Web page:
Whew, that felt good to get off my chest. See, I'm kind of new (read: lime green) to this blogging thing. Now that I've actually taken the step of creating one, I feel like I need to set forth the reasoning behind this blog—a mission statement, if you will.
This blog is written for the sorriest species that roams this lonely internet, the nerdiest of the nerds: political junkies who happen also to be rabid baseball fans. I was inspired to start a blog on this subject because (a) I'm a writer who hasn't written in a while and that tends to cause people to explode and (b) I seem to have company as a member of this politics/baseball crossbreed. As one Washingtonian put it, "Baseball's the perfect sport for nerds. It doesn't require a huge amount of athletic ability to play, and it's got this cerebral component that appeals to people." The overlap is amazing when you think about it: Presidential first pitches. Congressional baseball games. Baseball is America's pastime, and America's politicians have to get with the program. As early as 1889, a New York newspaper wrote, "all statesmen of any aspirations for the future to consider that if they have not yet recorded themselves as lovers of our national game or some other sporting interest, they should do so immediately." The second commissioner of baseball, Happy Chandler, was first a senator from Kentucky. Hall of Fame pitcher Jim Bunning, after his retirement from the game, moved on to a second career—as, um, a senator from Kentucky. Justice Sam Alito went to Phillies fantasy camp. President Bush used to own the Rangers. White House press secretary Jay Carney and CNN anchor John King are rabid Red Sox fans. The list goes on.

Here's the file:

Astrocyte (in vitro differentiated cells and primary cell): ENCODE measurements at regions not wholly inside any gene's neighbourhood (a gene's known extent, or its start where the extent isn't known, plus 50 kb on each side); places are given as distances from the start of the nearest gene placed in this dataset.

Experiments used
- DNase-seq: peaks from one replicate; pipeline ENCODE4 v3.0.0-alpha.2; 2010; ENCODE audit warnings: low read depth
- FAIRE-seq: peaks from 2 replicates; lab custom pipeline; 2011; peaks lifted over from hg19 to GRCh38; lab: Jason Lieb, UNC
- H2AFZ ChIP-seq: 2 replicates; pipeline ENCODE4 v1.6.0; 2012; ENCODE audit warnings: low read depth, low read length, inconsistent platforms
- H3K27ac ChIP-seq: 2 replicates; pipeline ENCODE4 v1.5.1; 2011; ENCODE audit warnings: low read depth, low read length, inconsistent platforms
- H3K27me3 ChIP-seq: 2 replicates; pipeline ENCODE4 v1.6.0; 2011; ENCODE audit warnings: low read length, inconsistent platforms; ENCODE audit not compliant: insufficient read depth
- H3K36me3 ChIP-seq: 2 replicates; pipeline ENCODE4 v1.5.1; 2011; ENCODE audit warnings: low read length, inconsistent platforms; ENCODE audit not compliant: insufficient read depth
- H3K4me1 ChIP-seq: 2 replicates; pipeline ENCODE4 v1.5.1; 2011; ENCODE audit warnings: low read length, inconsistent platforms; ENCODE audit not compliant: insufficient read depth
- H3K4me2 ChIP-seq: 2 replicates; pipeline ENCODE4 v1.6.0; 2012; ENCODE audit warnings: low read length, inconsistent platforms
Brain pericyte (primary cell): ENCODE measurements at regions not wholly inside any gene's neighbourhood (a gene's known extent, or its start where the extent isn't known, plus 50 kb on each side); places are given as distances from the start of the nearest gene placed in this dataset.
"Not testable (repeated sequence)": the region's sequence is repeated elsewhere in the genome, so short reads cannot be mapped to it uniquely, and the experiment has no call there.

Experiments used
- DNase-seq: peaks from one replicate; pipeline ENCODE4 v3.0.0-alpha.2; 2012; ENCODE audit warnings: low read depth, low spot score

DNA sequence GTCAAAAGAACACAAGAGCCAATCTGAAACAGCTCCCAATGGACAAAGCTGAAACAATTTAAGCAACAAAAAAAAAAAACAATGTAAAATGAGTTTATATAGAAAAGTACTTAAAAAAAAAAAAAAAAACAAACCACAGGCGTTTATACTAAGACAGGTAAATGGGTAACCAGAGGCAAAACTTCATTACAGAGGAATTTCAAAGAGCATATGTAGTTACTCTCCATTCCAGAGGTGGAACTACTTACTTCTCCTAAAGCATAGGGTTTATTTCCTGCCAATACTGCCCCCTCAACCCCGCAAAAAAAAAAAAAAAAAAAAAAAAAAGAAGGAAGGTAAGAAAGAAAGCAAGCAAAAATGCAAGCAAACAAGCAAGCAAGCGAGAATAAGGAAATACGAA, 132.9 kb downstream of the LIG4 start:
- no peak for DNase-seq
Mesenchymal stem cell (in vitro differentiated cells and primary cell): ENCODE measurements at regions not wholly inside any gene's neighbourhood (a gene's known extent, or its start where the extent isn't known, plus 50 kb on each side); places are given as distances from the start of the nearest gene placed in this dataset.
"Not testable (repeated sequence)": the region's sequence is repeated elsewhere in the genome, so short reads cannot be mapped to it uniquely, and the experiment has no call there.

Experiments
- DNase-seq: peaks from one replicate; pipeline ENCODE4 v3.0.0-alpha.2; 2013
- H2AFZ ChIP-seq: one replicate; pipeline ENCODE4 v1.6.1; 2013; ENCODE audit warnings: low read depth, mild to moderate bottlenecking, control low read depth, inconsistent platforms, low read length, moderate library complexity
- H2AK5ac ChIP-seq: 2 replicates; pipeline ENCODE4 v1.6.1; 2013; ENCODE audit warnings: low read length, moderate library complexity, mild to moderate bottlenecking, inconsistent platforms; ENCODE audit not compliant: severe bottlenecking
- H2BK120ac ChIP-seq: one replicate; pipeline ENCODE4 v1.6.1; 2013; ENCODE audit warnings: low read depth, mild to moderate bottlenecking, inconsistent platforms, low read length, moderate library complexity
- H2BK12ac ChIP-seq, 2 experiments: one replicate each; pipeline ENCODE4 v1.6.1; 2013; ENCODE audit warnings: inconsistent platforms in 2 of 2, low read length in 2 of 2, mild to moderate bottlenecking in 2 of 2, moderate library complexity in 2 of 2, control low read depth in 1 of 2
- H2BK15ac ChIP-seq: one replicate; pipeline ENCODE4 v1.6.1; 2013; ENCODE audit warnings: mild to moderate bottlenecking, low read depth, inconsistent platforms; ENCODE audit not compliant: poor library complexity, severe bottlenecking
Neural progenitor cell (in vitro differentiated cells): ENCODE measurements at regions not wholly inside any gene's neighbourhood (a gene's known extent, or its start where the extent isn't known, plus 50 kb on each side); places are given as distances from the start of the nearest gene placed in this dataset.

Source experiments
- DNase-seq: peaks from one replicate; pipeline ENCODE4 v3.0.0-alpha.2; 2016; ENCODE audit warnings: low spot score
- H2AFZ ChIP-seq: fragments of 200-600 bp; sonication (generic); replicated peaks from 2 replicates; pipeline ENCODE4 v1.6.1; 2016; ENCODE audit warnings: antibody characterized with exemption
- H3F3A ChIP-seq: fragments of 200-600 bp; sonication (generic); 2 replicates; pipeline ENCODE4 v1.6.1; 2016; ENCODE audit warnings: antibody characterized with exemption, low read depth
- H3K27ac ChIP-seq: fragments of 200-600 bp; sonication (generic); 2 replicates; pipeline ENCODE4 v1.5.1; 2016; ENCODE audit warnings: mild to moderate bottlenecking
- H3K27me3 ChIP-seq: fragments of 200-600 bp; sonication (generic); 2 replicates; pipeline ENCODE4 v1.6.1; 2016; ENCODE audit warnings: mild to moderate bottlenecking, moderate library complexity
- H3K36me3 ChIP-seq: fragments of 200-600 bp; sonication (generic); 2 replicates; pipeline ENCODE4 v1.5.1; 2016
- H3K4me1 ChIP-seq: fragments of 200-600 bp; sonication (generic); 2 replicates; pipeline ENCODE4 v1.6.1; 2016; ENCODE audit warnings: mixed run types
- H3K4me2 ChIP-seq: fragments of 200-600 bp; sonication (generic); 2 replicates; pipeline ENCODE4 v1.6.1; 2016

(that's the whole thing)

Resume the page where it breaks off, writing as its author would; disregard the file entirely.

The overlap isn't lost on fellow bloggers, either. In fact, if this is going to be Baseballot's mission statement, it only seems fair that I reveal my inspirations and influences as well. For baseball blogging, my first stop is HardballTalk, whose chief blogger Craig Calcaterra also seems to enjoy indulging in political commentary from time to time. The political blog I most admire is FiveThirtyEight, whose Nate Silver was famously first a writer and accomplished statistician for Baseball Prospectus. You can expect to see a little bit of both Craig and Nate in here, as well as a whole lot of myself and, hopefully, a more even balance between the ballgame and the ballot game.
Now, there are blogs about politics. There are blogs about baseball. How is this one going to be different? Well, first off, it's going to be about BOTH politics AND baseball; haven't you been listening? Seriously, though, I do want to add something that the internet doesn't already have. To that end, this blog will focus on a few specifics:
- Delivering data-driven and scientific-method-inspired analysis of both politics and baseball, and applying "sabermetrics" (the philosophy thereof, not necessarily xFIP itself) to the myth-filled world of politics and campaigns.
- Considering the role of language in both politics and baseball.
- Giving special attention to local political and baseball-ian news stories that the national media tend to pass over.
Of course, having said this, I'm now sure that I'll veer off course and write about whatever tickles my fancy. But I've got a couple ideas already that fit pretty nicely into these categories, so for now, away we go! Thanks for coming along for the ride!